In the UK, I read articles saying that you should omit sugar and salt from children's meals. When I cook at home I always add a little salt to what I am cooking because adding 1/2 tsp of salt to a meal for 4-6 people is hardly a lot - the key is I want the food to taste good. We should look more to French and Italian cuisine (to name a few) to get our ideas when we teach children. On the southern continent they use the raw ingredient and by adding a little salt they are enhancing the taste of a piece of meat, fish or vegetable. In addition a tsp. of sugar in a tomato sauce goes a long way to making it very tasty. For example, our tomatoes in the UK are not that sweet as they don't receive the sweetening rays of sunshine that tomatoes on the Southern Continent receive. A little sugar does not hurt when you are enhancing the flavour of food.

By adding sugar and salt to food, especially when teaching children to cook, allows us to explain to them about moderation. By totally ignoring the issue and pushing it under the carpet will only result in children yearning more for the so called 'forbidden' fruits.

I recently attended a cooking course aimed at teaching children cookery in schools. One of the recipes was chickpea and cauliflower curry with turmeric and other spices. It was the most tasteless curry I have ever tasted and all you could taste was the turmeric - which if any of you use it in your cooking will know, it is not the most pleasant taste in the world. Why was it tasteless - because the recipe did not have any salt in it because it was aimed at children (not 12 month year olds but children from 5 upwards who are allowed a little salt in their diets). Well, if this is the food we are going to serve up our children in schools, then there is no surprise we have such a huge food problem in this country.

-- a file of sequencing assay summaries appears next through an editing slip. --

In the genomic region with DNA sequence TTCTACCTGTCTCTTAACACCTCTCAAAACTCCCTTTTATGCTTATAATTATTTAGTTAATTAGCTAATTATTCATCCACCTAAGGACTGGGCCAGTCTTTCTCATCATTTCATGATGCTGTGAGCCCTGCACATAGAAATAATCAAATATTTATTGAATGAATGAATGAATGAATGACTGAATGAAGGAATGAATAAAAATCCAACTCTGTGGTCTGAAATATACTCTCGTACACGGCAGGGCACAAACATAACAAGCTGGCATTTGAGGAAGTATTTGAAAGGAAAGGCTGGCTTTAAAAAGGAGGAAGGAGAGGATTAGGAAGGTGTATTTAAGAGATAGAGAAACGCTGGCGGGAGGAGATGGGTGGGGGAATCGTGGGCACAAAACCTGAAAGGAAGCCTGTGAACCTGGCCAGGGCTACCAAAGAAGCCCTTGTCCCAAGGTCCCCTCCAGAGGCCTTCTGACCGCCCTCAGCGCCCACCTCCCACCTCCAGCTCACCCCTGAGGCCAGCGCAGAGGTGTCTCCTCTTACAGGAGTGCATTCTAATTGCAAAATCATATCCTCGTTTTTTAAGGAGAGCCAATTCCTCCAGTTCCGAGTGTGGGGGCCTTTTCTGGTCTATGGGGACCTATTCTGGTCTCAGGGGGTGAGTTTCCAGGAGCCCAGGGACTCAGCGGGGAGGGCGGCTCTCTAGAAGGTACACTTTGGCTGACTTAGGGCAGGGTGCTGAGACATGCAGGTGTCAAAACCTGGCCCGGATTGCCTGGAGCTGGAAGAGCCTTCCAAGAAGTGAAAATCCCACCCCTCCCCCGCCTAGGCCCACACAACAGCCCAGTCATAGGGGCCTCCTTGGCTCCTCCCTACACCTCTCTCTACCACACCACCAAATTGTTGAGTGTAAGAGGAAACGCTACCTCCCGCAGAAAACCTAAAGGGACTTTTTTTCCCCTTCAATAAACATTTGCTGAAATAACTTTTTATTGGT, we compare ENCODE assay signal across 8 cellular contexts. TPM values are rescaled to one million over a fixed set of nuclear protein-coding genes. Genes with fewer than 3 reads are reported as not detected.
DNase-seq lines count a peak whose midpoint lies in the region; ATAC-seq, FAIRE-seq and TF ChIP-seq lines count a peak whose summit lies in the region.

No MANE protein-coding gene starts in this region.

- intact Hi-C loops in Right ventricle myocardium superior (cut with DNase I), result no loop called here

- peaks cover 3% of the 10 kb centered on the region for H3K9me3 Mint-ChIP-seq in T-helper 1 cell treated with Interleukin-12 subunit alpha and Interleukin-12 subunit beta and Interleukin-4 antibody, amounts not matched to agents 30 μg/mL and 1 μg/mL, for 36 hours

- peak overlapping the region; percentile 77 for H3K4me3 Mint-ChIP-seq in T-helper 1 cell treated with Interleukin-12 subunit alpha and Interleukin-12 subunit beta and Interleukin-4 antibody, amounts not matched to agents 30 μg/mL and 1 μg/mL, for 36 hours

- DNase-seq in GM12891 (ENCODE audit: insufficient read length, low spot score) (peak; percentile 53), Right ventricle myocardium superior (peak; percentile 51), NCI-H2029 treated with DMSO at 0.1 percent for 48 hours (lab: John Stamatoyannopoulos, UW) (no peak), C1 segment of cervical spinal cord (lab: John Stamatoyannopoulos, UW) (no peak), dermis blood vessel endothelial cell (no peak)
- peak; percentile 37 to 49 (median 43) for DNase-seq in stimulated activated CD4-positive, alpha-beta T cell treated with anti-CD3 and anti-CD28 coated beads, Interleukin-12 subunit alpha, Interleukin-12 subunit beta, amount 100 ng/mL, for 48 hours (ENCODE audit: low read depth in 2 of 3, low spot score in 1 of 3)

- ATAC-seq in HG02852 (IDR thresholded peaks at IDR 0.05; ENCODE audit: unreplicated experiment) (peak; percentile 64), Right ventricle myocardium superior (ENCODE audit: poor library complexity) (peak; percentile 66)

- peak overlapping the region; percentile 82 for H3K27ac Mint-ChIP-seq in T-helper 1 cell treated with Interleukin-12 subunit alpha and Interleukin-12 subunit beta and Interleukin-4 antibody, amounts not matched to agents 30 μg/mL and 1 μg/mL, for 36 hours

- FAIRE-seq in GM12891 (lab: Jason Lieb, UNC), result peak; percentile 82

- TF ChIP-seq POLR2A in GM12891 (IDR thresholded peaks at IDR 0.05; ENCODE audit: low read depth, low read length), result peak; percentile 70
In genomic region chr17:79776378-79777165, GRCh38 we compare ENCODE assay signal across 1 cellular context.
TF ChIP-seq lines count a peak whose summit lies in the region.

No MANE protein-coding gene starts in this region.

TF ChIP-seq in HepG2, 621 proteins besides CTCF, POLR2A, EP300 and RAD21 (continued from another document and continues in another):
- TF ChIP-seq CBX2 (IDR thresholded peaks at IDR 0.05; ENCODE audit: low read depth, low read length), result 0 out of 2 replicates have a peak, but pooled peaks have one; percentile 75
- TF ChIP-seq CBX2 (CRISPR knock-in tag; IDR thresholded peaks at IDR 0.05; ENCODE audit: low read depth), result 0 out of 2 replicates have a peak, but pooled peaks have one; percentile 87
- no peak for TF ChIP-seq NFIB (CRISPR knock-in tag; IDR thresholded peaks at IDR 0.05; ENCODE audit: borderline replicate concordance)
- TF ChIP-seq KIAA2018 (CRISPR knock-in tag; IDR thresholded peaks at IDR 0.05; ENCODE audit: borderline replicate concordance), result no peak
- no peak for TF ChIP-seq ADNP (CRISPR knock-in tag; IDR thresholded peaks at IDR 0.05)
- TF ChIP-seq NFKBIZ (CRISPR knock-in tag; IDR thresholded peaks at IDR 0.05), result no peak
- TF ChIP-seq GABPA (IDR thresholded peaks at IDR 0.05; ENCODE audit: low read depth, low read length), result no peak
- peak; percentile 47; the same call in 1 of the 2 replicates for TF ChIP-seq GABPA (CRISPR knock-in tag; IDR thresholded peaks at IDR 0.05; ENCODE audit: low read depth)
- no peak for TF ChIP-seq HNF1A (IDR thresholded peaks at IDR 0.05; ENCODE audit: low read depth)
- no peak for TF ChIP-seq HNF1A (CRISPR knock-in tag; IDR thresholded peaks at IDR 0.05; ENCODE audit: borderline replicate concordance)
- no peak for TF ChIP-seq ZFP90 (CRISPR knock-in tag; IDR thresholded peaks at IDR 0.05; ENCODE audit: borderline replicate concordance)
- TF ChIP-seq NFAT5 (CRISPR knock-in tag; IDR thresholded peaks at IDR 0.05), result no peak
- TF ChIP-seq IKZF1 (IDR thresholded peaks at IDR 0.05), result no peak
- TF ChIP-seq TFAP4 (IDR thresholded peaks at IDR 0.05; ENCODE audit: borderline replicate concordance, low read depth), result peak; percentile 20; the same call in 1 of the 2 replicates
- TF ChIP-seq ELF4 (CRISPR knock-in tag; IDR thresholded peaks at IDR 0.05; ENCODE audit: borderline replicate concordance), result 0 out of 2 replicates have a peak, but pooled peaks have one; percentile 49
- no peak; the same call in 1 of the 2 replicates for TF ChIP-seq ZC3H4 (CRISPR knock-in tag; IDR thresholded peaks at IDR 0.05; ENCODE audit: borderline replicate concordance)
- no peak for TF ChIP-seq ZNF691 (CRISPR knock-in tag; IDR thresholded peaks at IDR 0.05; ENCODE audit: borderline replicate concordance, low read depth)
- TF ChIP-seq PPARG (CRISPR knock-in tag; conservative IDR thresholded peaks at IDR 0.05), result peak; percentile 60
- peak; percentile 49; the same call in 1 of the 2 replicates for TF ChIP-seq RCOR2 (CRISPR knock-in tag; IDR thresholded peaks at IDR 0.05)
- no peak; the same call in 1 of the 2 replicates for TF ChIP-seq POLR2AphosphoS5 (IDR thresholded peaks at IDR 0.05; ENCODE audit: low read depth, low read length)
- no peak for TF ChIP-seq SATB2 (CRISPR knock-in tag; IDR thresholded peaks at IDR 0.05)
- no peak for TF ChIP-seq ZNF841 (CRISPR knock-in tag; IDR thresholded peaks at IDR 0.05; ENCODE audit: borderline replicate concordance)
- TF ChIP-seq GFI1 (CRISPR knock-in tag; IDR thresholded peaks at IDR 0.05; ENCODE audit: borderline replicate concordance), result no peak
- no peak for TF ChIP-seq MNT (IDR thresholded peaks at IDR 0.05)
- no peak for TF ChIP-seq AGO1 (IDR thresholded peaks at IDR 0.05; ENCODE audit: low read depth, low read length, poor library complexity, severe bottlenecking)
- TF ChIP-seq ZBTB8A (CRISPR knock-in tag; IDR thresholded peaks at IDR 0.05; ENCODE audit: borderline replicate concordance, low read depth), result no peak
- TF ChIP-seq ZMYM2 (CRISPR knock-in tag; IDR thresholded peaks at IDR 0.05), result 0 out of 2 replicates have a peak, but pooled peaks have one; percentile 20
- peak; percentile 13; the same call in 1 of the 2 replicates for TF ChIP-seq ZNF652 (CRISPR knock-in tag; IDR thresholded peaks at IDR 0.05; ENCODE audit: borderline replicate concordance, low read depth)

4 August 2013

Kinder Kitchen Competition - guess how many broad beans

It's competition time again!

This time I have a child's spatula to give away. To enter please answer the following question:

Can you guess how many broad beans are in the bowl my daughter is holding?

Answers by Friday August 23rd please.

Good luck!

Kinder Kitchen Competition winner

Well done to Sarah P who sent me through the winning pancake recipe from July's competition. The yummy recipe will be posted shortly. The fun egg cup and spoon is winging it's way over to her as I write this.

2 August 2013

Kinder Kitchen Kid's Healthy Recipe - lemon & beetroot fairy cakes

Yum! Fresh beetroot
I love beetroot. To me it's like marmite. You either love it or hate it. My kids haven't taken to it as yet but I'm hoping they will in time. It is quite earthy in taste and that's one of the reasons I love it. I love to eat it on it's own, with a drizzle of olive oil, vinegar & pepper, in a salad or with smoked fish. It's also great in a fresh juice and gives the juice a great vibrant colour.

At the children's garden party I held a couple of weeks ago we made lemon and beetroot fairy cakes. They went down a storm! You could only taste the beetroot slightly - and that's only because I was looking for it. The children didn't notice the beetroot as the lemon was the more dominant in flavour. The cakes were delicious and a wonderful pinkish colour.

Enjoy baking!

Lemon & Beetroot fairy cakes


200g plain flour
200g butter at room temperature
150g sugar
1 tsp baking powder
2 eggs
1 small beetroot, finely grated
Juice and rind of 1 lemon 
Preheat oven to 180 C/gas mark 6
  1. Place 24 fairy cake cases into cupcake tins
  2. Place all the ingredients in a bowl together and mix for a couple of minutes with an electric whisk
  3. Spoon the mixture into the muffin case. (The cases should all be around 2/3rds full) 
  4. Bake in the oven for 10-12 minutes until the top of the muffins feel firm to touch. These muffins stay very moist due to the lemon juice and beetroot
  5. Once cool, eat just as or top with icing of your choice
Go to http://www.lovebeetroot.co.uk/healthy_info/index.asp#.Ufu4rTtwbIU for more information regarding the wonders of beetroot!